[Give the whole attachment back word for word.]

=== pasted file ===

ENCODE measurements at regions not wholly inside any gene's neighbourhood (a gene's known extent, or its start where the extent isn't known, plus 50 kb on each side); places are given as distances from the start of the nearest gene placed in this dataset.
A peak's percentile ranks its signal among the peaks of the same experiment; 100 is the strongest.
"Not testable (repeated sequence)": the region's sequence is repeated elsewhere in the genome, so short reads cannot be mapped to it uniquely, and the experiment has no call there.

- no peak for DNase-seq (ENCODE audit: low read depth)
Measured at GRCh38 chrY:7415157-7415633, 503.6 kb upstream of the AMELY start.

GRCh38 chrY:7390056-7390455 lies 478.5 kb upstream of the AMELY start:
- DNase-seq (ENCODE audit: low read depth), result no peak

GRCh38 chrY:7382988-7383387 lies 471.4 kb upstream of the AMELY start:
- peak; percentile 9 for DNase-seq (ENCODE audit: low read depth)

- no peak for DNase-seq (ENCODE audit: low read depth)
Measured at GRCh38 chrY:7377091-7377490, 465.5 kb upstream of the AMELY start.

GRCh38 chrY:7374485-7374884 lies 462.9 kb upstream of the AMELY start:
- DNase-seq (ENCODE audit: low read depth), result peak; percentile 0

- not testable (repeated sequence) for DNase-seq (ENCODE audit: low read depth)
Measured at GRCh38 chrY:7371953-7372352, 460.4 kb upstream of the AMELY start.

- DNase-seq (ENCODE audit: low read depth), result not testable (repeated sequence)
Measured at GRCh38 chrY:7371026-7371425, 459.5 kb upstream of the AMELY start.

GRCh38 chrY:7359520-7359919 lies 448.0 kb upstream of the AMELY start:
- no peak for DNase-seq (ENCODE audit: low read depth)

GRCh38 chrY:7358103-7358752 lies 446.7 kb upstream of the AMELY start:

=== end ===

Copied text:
ENCODE measurements at regions not wholly inside any gene's neighbourhood (a gene's known extent, or its start where the extent isn't known, plus 50 kb on each side); places are given as distances from the start of the nearest gene placed in this dataset.
A peak's percentile ranks its signal among the peaks of the same experiment; 100 is the strongest.
"Not testable (repeated sequence)": the region's sequence is repeated elsewhere in the genome, so short reads cannot be mapped to it uniquely, and the experiment has no call there.

- no peak for DNase-seq (ENCODE audit: low read depth)
Measured at GRCh38 chrY:7415157-7415633, 503.6 kb upstream of the AMELY start.

GRCh38 chrY:7390056-7390455 lies 478.5 kb upstream of the AMELY start:
- DNase-seq (ENCODE audit: low read depth), result no peak

GRCh38 chrY:7382988-7383387 lies 471.4 kb upstream of the AMELY start:
- peak; percentile 9 for DNase-seq (ENCODE audit: low read depth)

- no peak for DNase-seq (ENCODE audit: low read depth)
Measured at GRCh38 chrY:7377091-7377490, 465.5 kb upstream of the AMELY start.

GRCh38 chrY:7374485-7374884 lies 462.9 kb upstream of the AMELY start:
- DNase-seq (ENCODE audit: low read depth), result peak; percentile 0

- not testable (repeated sequence) for DNase-seq (ENCODE audit: low read depth)
Measured at GRCh38 chrY:7371953-7372352, 460.4 kb upstream of the AMELY start.

- DNase-seq (ENCODE audit: low read depth), result not testable (repeated sequence)
Measured at GRCh38 chrY:7371026-7371425, 459.5 kb upstream of the AMELY start.

GRCh38 chrY:7359520-7359919 lies 448.0 kb upstream of the AMELY start:
- no peak for DNase-seq (ENCODE audit: low read depth)

GRCh38 chrY:7358103-7358752 lies 446.7 kb upstream of the AMELY start: